It’s good to be out there with that kind of firepower… When you’re on the floor with Dame and CJ, Melo, and Hassan, they’re going to attract a lot of attention. So, just being aggressive, guys closing out short, just being able to rise up and knock them down… I’m going to continue to let if fly. I’ve been a starter in this league before and there’s a lot of firepower in the first unit.  – Kent Bazemore

After a hot start for Bazemore, he cooled off on a night where the Blazers as a team struggled from the field most of the night.

The 30-year-old finished with nine points to go along with five rebounds and two assists.

It is Bazmeore’s energy and activity on both ends of the floor though that he has made at living at, and Sunday was no different.

“I’m not really a guy that needs the ball,” Bazemore said. “I just like to fly around, play a lot of defense, and just bring energy for the unit. The first go didn’t go as planned, but it’s a lot of things we can work on, make sure we’re successful with this change,” Bazemore said.

Oklahoma City got their first win in three tries against Portland this season.

In this new reality for the Blazers, Bazemore is going to be relied on heavily. In his last 10 games, he had played an average of 20.6 minutes per game. On Sunday night he played 36.

“I think he did good,” Melo said of Bazemore’s performance. “He’s going to have to continue to step up in that role and we’re going to rely on him to do a lot of things, and especially now with Rodney being out. We’re going to rely on him to do more, but he can do it, we know he can do it.”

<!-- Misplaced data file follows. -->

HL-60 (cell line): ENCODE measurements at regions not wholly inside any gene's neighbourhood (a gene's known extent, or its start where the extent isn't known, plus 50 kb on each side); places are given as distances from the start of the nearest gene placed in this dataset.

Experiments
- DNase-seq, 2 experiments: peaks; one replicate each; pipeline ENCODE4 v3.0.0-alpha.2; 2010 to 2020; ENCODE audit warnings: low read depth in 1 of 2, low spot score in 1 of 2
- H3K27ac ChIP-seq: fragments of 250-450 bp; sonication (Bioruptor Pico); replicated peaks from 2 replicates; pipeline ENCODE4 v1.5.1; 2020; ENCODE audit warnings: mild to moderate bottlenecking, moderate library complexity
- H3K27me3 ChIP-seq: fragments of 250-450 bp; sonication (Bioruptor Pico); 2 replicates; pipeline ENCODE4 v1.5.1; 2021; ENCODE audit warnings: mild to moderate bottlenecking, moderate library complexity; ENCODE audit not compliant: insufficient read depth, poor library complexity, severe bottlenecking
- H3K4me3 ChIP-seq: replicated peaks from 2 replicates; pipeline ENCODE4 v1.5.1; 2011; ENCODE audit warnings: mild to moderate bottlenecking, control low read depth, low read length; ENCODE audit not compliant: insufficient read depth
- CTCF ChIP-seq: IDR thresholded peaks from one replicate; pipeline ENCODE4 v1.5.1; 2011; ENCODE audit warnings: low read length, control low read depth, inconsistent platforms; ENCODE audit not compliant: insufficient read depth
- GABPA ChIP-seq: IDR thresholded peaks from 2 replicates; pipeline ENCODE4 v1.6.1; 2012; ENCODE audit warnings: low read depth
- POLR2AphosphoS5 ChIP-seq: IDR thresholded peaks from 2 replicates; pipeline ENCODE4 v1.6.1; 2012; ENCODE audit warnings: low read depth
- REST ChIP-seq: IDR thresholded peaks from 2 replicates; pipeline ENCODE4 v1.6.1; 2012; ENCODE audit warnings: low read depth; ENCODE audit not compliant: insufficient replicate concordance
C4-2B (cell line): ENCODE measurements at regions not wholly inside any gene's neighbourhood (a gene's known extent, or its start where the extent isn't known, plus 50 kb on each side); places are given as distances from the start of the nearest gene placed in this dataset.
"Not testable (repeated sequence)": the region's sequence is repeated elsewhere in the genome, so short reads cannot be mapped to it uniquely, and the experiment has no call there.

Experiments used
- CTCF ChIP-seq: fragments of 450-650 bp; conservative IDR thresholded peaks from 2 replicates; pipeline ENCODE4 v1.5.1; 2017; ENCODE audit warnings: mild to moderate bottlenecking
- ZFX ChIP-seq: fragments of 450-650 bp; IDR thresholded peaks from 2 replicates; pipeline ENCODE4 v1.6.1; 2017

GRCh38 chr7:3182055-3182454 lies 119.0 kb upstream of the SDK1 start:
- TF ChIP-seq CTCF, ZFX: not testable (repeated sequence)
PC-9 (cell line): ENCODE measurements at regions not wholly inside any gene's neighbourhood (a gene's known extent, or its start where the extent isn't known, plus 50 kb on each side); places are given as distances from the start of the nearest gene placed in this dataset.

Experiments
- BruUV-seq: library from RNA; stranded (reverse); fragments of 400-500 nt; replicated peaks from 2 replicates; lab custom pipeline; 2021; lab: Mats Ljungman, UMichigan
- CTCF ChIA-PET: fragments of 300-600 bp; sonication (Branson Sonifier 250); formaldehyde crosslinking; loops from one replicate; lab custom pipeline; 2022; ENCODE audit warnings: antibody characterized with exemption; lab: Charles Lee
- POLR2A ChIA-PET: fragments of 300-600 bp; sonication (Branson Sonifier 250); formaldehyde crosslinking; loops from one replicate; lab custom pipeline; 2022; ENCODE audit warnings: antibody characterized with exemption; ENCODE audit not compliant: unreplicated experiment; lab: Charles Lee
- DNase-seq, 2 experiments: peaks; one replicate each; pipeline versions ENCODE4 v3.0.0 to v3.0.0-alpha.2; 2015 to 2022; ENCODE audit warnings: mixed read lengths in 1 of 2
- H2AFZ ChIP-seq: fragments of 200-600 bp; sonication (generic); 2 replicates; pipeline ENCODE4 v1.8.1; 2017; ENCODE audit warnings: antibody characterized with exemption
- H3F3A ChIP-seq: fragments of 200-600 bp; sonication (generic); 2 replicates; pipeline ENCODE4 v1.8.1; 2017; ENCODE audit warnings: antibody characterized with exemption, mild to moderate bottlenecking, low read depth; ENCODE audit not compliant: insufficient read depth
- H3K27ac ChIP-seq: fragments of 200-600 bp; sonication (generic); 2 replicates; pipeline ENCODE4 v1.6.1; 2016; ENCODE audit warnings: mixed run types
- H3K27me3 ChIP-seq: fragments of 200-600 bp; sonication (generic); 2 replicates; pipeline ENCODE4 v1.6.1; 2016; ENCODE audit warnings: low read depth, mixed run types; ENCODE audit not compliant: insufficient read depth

Lillard mentioned how the Blazers missed Hood's impact on the game, while Bazemore echoed that he and Hood are two very different players, but that’s why it worked so well for them to sub in for each other.

What he brings to the table is a lot different from what I bring. This is why we complemented each other so great, but I came here to play with these guys and get an opportunity to go out there and start. It’s what I wanted, but not how I wanted it. I’m just going to continue to work hard, continue to figure it out, go home tonight and watch the game, see if I can do some things a little bit better to help my teammates. 

“Rodney was a huge part of it what we did. We’ll figure it out,” Bazemore added.

The Blazers next opportunity to figure it out will be Tuesday night when they host the 4-19 New York Knicks. 

What's wrong with Blazers? How about lack of 'urgency, energy, focus'

What's wrong with Blazers? How about lack of 'urgency, energy, focus'

With all the injuries the Trail Blazers have suffered this season, there have been some games where you have to just chalk up a loss to who isn’t playing for them.

On the other hand, Sunday night’s 108-96 defeat at the hands of the Oklahoma City Thunder should rightfully blamed on those who did play.

The Trail Blazers were awful and not just where they’re usually awful – on defense. In this game they were pretty bad at the offensive end, too, shooting 36 percent from the field overall and 27.3 percent from three-point range.

Damian Lillard and Carmelo Anthony combined to go 3-17 from beyond the three-point line and 12-42 overall.

But let Lillard, the captain, explain how bad things are with his team right now:

“Not playing well enough to win games – and it’s frustrating,” Lillard said. “The start of the game – pretty much the whole game – we weren’t making shots. And on our home floor we’ve got to bring energy into the game. Our crowd is out here showing up and the situation that we’re in, our urgency wasn’t where it needed to be.